That this House will give a present Conference, in the Painted Chamber, as is desired.
Advice from the Lord Admiral, that a Ship is taken, going to the Enemy, with Arms from Rotterdam.
Next, was read a Letter directed to the Speaker, from the Lord Admiral, (fn. 1) giving Notice, "That his Rear Admiral with his Squadron have taken a Ship called The Tyger, laded from Rotterdam with Arms and Ammunition, going for the Enemy; and also his Lordship desires that some more Ships may be sent, to increase the Squadron in The Downes."
Ordered, To send this Letter to the House of Commons.
Lady Dorset's Petition about her Sequestration.
A Petition of the Lady Dorsett's was read; desiring, That the Sequestration of Lands in Sussex may be taken off, out of which she is to have Maintenance."
Ordered, To send this Petition to the House of Commons.
Message to the H. C. with it;
A Message was sent to the House of Commons, by Sir Rob't Rich and Mr. Page:
and the preceding Letter, and about Monsieur Boisovin being released;
1. To deliver unto them the Lord Fairfaix's Letter; and to let them know, that this House is of Opinion, that Monsieur Bossevin, being a known Agent of the Crown of France, being freed from his Restraint, shall be permitted to come to London.
2. To acquaint them with the Lord Admiral's Letter.
to remind them of sundry Petitions;
3. To deliver to them the Countess of Dorsett's Petition.
4. To put them in Mind of the Earl of Mulgrave's Petition, and the Lord Sheffield's.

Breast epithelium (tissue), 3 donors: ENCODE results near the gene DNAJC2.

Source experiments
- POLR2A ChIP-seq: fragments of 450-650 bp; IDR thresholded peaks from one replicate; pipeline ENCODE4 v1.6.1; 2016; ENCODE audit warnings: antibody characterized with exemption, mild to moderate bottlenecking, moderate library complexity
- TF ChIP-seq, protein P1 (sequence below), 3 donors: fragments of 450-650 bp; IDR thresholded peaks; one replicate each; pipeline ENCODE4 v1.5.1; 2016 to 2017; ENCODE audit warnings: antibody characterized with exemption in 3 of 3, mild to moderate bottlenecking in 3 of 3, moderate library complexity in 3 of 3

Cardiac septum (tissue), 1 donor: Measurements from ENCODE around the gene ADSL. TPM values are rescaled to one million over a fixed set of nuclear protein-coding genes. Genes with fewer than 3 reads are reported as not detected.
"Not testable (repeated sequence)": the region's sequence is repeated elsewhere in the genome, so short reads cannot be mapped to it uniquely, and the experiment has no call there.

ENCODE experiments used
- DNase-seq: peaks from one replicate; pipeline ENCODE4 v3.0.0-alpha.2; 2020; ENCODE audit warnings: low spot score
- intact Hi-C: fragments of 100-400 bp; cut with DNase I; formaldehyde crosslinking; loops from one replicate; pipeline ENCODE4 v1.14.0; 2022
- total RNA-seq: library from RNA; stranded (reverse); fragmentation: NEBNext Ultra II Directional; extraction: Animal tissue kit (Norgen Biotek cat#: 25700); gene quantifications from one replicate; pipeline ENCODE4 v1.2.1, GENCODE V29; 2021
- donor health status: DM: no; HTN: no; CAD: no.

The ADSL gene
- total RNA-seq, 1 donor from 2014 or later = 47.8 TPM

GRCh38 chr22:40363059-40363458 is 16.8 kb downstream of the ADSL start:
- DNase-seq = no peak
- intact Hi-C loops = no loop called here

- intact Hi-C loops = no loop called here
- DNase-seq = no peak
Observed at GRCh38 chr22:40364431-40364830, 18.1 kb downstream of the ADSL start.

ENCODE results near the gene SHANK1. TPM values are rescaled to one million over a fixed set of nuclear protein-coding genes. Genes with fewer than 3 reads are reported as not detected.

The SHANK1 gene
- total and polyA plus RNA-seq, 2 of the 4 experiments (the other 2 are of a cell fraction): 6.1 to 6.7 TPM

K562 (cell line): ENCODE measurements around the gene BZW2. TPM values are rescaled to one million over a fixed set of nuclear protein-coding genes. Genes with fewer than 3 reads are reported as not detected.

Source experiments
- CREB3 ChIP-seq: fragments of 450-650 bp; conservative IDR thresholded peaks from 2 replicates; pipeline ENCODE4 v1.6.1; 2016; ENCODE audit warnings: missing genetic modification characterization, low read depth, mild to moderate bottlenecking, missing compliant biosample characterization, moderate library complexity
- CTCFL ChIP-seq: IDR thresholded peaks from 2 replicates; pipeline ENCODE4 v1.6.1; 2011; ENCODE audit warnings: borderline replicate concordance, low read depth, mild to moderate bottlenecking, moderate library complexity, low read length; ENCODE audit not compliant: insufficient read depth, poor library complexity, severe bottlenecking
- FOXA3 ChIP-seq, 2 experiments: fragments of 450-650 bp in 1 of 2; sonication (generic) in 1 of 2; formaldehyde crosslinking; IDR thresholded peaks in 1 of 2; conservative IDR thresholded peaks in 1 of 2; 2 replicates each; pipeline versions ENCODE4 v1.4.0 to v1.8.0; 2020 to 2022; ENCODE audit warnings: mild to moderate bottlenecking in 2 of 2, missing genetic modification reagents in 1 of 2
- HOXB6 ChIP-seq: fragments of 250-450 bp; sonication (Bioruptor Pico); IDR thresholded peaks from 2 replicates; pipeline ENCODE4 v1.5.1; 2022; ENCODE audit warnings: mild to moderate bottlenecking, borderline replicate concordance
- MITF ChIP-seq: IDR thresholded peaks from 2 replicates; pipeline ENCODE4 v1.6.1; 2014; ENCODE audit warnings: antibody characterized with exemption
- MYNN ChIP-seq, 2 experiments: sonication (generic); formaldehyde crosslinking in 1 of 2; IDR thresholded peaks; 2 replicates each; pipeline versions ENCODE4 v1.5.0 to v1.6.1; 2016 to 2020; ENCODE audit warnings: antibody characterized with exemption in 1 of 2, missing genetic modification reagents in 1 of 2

5. To put them in Mind to expedite the Business concerning Sir Henry Mervin.
and concerning the Examinations about the Honour of both Houses, and the E. of Essex.
6. That, at the Committee of both Houses concerning the Examinations about the Earl of Essex's Business, some Questions being made upon the Oath given to the Witnesses, Mr. Whitlock was appointed by the Committee to report the same to the House of Commons; the Lords now desire that they may know the Resolution of the House of Commons, whether they will proceed any further in that joint Committee or not.
The House was adjourned during Pleasure, and the Lords went to the Conference; which being ended, the House was resumed.
Report of the Conference, concerning the Committee of both Kingdoms.
The Speaker reported the Effect of this Conference; which was, "The House of Commons have presented to their Lordships an Answer to the late Conference which their Lordships had with them, concerning the Committee of both Kingdoms.
"The Paper brought from the House of Commons was commanded to be read.